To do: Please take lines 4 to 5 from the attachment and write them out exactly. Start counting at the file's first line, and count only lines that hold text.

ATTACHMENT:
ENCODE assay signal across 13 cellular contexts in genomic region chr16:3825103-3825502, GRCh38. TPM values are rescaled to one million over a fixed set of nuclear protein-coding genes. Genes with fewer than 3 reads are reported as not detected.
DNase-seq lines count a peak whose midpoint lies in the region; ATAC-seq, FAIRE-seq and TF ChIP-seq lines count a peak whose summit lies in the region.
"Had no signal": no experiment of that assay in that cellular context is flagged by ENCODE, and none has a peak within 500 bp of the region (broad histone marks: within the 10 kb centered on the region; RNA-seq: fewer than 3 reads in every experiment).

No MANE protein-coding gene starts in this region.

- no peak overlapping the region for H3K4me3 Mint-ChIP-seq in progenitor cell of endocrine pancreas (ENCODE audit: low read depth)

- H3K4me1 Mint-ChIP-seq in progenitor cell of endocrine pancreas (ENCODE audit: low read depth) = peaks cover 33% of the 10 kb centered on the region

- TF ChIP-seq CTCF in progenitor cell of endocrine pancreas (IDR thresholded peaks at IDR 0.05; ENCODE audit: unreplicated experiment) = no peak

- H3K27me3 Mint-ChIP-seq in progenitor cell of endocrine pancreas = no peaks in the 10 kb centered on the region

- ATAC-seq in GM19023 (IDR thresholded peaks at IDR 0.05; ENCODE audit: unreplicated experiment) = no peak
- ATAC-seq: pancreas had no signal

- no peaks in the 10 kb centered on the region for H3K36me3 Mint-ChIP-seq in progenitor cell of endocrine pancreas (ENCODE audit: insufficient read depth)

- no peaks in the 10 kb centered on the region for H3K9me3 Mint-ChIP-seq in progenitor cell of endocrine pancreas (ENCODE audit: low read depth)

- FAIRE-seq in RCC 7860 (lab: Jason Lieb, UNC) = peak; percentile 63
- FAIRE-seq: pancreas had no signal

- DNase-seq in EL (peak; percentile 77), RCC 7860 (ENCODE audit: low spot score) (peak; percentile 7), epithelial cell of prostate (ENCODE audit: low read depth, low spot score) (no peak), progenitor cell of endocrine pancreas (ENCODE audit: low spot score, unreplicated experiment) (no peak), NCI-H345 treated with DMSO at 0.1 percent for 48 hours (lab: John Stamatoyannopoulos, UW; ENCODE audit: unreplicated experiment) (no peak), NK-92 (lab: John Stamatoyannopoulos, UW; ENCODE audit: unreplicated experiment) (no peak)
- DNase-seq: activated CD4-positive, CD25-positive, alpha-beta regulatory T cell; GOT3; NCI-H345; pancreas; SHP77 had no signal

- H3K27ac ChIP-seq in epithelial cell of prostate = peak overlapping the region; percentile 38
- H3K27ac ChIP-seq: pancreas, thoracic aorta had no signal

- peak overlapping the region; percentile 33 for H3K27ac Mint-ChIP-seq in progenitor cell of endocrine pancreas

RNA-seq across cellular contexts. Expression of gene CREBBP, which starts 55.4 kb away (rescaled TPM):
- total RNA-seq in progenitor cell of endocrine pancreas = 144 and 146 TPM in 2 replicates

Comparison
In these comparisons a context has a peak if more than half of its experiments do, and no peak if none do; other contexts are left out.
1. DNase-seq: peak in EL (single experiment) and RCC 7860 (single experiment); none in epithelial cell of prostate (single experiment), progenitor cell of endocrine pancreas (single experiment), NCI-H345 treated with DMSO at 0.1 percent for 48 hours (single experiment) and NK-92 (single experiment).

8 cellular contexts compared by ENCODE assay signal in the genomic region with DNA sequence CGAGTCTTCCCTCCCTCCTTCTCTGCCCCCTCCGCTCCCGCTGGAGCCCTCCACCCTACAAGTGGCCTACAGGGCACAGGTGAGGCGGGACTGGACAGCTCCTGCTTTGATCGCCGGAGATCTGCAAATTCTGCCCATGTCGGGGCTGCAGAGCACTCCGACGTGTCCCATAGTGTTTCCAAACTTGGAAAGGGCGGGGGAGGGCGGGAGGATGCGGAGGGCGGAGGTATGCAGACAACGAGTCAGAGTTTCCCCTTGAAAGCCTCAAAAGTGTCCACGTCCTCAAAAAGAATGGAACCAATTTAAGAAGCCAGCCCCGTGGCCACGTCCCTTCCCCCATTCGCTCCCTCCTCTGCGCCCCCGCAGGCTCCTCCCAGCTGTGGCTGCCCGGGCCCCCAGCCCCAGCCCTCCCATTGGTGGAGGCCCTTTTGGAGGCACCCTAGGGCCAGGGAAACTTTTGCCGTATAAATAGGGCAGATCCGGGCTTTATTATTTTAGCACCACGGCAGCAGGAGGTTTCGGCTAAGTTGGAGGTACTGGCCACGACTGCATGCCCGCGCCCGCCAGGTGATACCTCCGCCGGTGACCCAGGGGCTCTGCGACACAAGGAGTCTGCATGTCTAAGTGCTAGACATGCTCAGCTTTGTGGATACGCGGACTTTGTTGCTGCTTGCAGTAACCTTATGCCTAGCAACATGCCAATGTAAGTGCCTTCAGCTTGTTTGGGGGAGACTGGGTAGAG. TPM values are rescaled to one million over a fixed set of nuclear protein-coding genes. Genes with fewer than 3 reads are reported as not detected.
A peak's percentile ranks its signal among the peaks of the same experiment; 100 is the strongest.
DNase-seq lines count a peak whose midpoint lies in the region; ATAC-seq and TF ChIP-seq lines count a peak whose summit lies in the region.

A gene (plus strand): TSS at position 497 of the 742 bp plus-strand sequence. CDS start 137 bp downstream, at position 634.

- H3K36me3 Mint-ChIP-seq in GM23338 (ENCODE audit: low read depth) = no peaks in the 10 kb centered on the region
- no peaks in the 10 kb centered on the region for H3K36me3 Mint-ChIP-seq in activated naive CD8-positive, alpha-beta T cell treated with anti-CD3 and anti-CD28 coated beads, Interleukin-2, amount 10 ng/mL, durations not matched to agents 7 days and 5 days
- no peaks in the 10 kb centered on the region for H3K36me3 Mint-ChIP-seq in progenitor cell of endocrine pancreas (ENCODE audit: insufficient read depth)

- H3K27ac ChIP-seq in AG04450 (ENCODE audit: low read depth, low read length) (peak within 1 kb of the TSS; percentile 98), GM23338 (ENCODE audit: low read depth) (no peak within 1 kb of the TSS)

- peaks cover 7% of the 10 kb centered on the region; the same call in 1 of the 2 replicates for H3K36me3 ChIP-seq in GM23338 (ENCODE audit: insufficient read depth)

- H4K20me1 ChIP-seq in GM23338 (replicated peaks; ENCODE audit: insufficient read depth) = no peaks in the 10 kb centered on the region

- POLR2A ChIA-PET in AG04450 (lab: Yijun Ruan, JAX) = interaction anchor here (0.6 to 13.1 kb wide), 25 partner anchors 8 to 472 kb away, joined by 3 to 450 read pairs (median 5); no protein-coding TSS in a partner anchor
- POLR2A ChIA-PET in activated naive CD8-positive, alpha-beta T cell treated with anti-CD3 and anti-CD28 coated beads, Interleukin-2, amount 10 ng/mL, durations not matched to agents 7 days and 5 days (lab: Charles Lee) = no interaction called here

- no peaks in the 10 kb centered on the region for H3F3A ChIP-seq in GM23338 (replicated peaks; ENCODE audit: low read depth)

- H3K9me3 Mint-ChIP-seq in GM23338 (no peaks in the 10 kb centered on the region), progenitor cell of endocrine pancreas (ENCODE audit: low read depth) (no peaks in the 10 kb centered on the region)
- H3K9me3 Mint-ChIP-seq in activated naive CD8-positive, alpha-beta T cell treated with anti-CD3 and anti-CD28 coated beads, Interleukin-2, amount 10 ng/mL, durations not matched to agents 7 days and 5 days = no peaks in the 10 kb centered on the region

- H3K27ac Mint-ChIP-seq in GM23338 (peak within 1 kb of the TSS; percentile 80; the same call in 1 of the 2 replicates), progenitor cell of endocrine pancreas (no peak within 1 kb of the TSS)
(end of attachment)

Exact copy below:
No MANE protein-coding gene starts in this region.

- no peak overlapping the region for H3K4me3 Mint-ChIP-seq in progenitor cell of endocrine pancreas (ENCODE audit: low read depth)